The Story of a Haven: The Jews in Shanghai
21 October 1997 - 22 March 1998
Shanghai in the 1920's and 30's - a city of almost three and a half million people. Once a quiet port, now, in the wake of the Opium Wars and the Treaty of Nanking (1842), it is a city carved up and controlled by foreign powers. Shanghai is the commercial metropolis of the Orient.
Shanghai is an open city, an "outpost" of the foreign powers that control it. No visa required.
By early 1939, what has been a trickle of Jewish refugees into Shanghai
from Europe has become a steady stream, with around 1,000 new arrivals
each month. After Italy enters the war in June 1940 and it is no longer
possible to reach Shanghai by boat from Europe, alternative routes are sought. Many travel by train across Russia and Siberia to Vladivostok, and from there by sea, via Japan, to Shanghai - until Hitler's invasion of the Soviet Union in June 1941. By December, Shanghai is home to some 25,000 Jews.
Europe in the 1920's and 30's - the rise and spread of Nazism has
begun to threaten the very survival of millions of people, Jews in particular.
People desperately try to leave, but quota systems and waiting lists mean
doors are closing fast.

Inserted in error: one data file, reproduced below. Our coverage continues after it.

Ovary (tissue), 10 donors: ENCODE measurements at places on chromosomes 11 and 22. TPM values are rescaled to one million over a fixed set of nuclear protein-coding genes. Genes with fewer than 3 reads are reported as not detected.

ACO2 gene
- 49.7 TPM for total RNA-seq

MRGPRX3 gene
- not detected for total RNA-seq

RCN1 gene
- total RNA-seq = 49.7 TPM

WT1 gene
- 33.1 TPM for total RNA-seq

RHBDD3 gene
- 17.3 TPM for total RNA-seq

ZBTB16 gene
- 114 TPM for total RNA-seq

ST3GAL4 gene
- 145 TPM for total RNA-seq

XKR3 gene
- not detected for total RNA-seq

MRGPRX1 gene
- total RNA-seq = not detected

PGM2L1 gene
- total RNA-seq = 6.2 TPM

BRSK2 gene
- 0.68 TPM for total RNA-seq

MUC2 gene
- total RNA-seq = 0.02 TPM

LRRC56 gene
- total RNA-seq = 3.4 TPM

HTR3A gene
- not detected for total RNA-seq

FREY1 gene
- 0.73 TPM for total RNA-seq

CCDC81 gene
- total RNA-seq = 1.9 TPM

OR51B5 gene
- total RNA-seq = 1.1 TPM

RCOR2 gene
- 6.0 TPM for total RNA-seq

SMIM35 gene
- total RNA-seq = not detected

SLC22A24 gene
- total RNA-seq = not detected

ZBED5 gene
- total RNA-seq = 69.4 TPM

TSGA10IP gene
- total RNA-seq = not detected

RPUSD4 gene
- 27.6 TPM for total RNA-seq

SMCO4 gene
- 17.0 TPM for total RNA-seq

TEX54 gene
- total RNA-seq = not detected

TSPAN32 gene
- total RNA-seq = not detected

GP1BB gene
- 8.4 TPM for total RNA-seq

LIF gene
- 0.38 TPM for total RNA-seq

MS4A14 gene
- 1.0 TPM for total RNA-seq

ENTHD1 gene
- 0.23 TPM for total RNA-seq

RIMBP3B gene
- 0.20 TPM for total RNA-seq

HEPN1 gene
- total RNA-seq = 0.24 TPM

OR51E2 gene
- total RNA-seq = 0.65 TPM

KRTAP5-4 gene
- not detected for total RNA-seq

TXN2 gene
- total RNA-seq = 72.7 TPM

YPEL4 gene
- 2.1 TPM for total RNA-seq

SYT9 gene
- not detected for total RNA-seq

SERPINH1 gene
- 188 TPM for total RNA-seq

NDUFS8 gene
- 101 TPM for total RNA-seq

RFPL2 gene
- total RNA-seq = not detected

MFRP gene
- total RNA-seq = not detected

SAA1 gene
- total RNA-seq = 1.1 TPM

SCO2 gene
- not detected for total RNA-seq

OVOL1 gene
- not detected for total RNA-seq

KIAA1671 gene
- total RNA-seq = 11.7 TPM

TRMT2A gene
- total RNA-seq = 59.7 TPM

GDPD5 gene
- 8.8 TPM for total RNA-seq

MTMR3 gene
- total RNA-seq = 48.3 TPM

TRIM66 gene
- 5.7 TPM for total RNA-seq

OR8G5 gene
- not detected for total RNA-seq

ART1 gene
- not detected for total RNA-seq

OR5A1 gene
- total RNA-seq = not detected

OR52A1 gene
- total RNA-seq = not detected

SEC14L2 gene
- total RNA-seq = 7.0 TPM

This is not a blurb from an about-to-be-published historical thriller but the true-to-life setting for The Story of a Haven: The Jews in Shanghai.
Curated from personal histories, documents, newspapers, letters,
memorabilia and photographs, Australian Jews from Shanghai tell their stories
of this little known chapter in recent history. How does a city accommodate
such an influx of newcomers? How does a community support its refugees? How does a culture survive such dislocation?
These are stories of resolve, resourcefulness, humanity and survival. These are experiences so powerful that that they continue to draw "Shanghailanders" together, around the globe, to renew their ties and friendships.
There are no longer any members of the Jewish community in Shanghai.
The Jews in Shanghai will give you an insight into what happened
to these people, and the contribution they have made to their new homelands
around the world.
Policeman investigating transport of "suspicious goods"
i.e. matzah for Passover - Hongkew - Shanghai
Photo: H. Eisfelder.
Remembering Shanghai: Voices From the Past
part will be:
Mr. Eddie Weidman, who was born and raised in Shanghai
Mr. Horst Eisfelder, who came as a German-Jewish refugee
Dr. Antonia Finnane, who has made a special study of Jews in Shanghai
Dr. Mark Baker, who will reflect on how we memorialise seminal events
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